Beth Lynn Dishman fishes for a Colorado River cutthroat trout to complete one of her seven Utah Cutthroat Slams. Paul Dishman photo.
Fishing challenge for native cutthroat trout keeps Utah couple busy and close
Beth Lynn Dishman thought her fishing days were over. It had been years, even decades, since she last held a fly rod.
Her husband Paul Dishman thought otherwise. After completing the Utah Cutthroat Slam with a friend in the summer of 2020, Paul decided it was the perfect thing to get his wife back on the water.
“I registered her for it and didn’t tell her until we were well on our way to chase the first cutthroat together,” Paul said, remembering that she wasn’t really into the idea at first. “She was nonplussed and somewhat disconcerted, to say the least.”
But it didn’t take long for Beth Lynn, a spry 67-year-old from Provo, Utah, to find the rhythm of the river and match it with her casting.
“I guess my first reaction was something to do with it was during the COVID pandemic and what else would we do? I never really thought I would actually be able to complete it,” Beth Lynn said. “He really knows me and I’m so thankful he found a way to get me back into fly fishing. I just love it.”
Beth Lynn did go on to finish the slam and became the 633rd angler to do so since the unique partnership between Trout Unlimited and the Utah Division of Wildlife Resources was launched in 2016.
She went on to be numbers 743, 749, 787, 800, 835 and 853. That’s right – Beth Lynn has completed the slam seven times. That’s 28 cutthroat trout caught in their historic range in Utah in 12 months.
“I had to learn new fishing techniques for little streams and very skittish fish,” Beth Lynn said. “Before we were fishing wide rivers and streams and making big casts. Now I’m on my knees trying to avoid snagging something on my cast and putting the fly in that one spot where a trout might be holding.”
Of all the fish he has watched his wife hook during their slam adventures, Paul remembers one in particular – the one that helped her complete her first slam.
They were fishing for Bonneville cutthroat in Mill Creek in a Salt Lake City canyon. The underbrush was dense and tricky navigating through it was complicated by deadfall. The couple came to a barrier to the creek and Beth Lynn started to climb over it.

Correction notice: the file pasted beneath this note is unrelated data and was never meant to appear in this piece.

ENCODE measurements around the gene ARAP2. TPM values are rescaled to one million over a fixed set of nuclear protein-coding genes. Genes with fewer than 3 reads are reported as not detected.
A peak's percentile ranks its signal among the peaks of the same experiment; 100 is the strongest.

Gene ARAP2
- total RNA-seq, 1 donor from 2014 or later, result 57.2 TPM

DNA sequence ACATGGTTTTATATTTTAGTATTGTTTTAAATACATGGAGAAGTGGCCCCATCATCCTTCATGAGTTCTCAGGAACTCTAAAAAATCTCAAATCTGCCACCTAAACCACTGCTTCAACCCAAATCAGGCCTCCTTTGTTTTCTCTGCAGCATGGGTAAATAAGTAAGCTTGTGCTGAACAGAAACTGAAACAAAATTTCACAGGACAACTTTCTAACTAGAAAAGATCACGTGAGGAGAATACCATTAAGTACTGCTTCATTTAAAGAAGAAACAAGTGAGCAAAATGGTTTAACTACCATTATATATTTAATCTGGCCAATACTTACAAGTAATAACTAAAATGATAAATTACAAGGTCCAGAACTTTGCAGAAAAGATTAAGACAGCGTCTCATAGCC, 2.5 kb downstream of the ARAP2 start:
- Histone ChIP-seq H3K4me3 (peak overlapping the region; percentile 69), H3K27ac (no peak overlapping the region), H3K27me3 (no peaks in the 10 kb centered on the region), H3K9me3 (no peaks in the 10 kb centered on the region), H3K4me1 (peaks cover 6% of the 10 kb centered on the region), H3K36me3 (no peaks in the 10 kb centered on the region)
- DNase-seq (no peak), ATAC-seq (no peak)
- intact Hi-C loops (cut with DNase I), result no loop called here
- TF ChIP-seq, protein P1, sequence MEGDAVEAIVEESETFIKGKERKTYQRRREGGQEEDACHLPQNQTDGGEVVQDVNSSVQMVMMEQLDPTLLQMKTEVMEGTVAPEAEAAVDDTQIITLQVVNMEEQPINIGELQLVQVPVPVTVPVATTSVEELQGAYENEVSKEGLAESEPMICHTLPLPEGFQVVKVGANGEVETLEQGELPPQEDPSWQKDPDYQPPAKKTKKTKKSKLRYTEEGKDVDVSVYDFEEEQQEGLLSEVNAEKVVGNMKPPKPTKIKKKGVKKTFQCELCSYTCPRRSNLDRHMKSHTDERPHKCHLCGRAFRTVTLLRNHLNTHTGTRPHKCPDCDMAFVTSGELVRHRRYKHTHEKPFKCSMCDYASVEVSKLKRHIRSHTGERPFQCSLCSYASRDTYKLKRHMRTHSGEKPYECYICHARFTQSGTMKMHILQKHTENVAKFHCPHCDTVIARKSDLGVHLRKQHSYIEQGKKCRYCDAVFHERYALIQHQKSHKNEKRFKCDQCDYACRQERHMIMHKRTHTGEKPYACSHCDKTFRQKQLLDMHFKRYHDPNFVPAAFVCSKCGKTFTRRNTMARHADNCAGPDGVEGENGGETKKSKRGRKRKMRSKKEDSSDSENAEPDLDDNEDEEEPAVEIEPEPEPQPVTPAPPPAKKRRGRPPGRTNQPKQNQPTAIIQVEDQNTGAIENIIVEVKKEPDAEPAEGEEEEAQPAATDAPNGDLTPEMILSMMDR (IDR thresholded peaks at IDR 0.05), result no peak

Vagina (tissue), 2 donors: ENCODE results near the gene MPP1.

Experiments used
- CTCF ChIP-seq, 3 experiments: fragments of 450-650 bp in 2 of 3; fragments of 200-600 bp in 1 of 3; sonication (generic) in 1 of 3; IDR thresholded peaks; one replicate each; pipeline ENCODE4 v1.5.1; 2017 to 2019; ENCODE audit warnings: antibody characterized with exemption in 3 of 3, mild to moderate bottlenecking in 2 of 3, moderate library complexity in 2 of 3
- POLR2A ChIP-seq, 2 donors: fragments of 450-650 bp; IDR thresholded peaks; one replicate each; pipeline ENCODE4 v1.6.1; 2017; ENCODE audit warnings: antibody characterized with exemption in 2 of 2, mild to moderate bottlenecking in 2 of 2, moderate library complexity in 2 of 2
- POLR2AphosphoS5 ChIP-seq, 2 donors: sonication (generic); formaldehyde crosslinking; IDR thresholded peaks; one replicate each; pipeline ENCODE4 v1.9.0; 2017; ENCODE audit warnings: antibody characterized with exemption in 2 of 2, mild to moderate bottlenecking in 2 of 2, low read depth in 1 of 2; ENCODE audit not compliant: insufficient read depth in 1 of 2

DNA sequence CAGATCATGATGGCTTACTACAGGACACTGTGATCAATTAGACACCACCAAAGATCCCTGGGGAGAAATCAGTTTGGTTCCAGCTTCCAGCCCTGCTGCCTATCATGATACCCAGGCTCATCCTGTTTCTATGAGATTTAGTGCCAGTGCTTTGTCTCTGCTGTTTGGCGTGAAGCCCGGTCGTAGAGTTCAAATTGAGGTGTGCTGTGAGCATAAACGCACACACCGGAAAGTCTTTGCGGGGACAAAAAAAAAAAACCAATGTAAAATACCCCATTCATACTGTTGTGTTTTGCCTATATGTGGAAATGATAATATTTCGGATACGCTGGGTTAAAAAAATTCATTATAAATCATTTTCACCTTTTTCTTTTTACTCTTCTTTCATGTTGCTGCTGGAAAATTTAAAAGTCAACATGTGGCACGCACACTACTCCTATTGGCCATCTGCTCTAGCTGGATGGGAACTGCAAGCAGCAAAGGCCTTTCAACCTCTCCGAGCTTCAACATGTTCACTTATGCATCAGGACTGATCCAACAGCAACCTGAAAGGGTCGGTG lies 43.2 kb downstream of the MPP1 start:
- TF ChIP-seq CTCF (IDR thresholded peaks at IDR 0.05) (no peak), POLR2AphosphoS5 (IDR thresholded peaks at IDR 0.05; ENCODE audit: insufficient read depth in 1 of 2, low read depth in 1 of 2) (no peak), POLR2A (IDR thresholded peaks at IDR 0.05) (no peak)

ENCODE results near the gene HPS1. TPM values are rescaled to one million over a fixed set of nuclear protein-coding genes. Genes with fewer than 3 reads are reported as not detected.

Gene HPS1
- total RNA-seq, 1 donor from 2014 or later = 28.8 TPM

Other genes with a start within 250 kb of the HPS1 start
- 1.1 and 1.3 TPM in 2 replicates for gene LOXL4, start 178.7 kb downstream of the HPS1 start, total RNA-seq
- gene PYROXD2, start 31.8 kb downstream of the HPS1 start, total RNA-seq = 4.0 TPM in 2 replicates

“She had crawled half-way over a log that much larger than she was when she spotted a Bonnie in a small pool on the other side of the log,” he recalled. “Not wanting to scare it away, she laid down on the log and pushed her rod slowly in front of her. Before she could get the fly where she really wanted it, another trout rose and took it.”
The Dishmans got started with the slam when a good friend of Paul’s become hooked on fishing for native cutthroat in their range. Kent Tuttle had completed several slams and Paul asked if he could tag along for his first attempt. Tuttle led Paul to success on his first slam and that’s when he got the idea his wife might like it as well.
There is reason other than their love for fishing and the fun of the slam that has led to a bank’s worth of medallions and enough certificates to wallpaper a room in their house.
“Kent kept telling us he completed yet another slam and we started to think about all the time he was fishing by himself in remote locations and started to worry about him,” Beth Lynn said. “So, we just told him we would go with him so he’d have some company.”
It doesn’t hurt that they are fishing with the most accomplished Utah Cutthroat Slam angler out there. As of Oct. 4, 2021, the Elk Ridge, Utah, resident has caught the four native subspecies of cutthroat (Bonneville, Colorado River, Bear River and Yellowstone) in their native range 14 times. The next closest is Robert Spencer at 14 completions.
The Dishmans, and Tuttle, see little reason to stop using the slam as an excuse to go fishing. Knowing the $20 they pay to register for the slam each time goes back into conservation and outreach for native cutthroat makes it all the more worthwhile.
“We find great pleasure in catching, admiring and releasing the fish back into their native habitat,” Beth Lynn said. “There is no way we would have been going to these remote places if we were not trying to find these fish. I always through a trout is a trout, but doing the slam has educated me about the different histories of the fish and that has been a lot of fun too. I’m definitely a better fly fisher now.”
The Slam is also special to the Dishmans — each with seven completions, because it is something can enjoy and appreciate together. They are a team on the water, sometimes with Coach Tuttle helping when they need it, and being outdoors in beautiful places is meaningful to each of them.
“We always kiss before we hit the water,” Beth Lynn said. “We want to give each other luck. When we forget to kiss we don’t have any luck. We just love fishing together.”
Brett Prettyman is a communications director for Trout Unlimited. He is based out of Salt Lake City.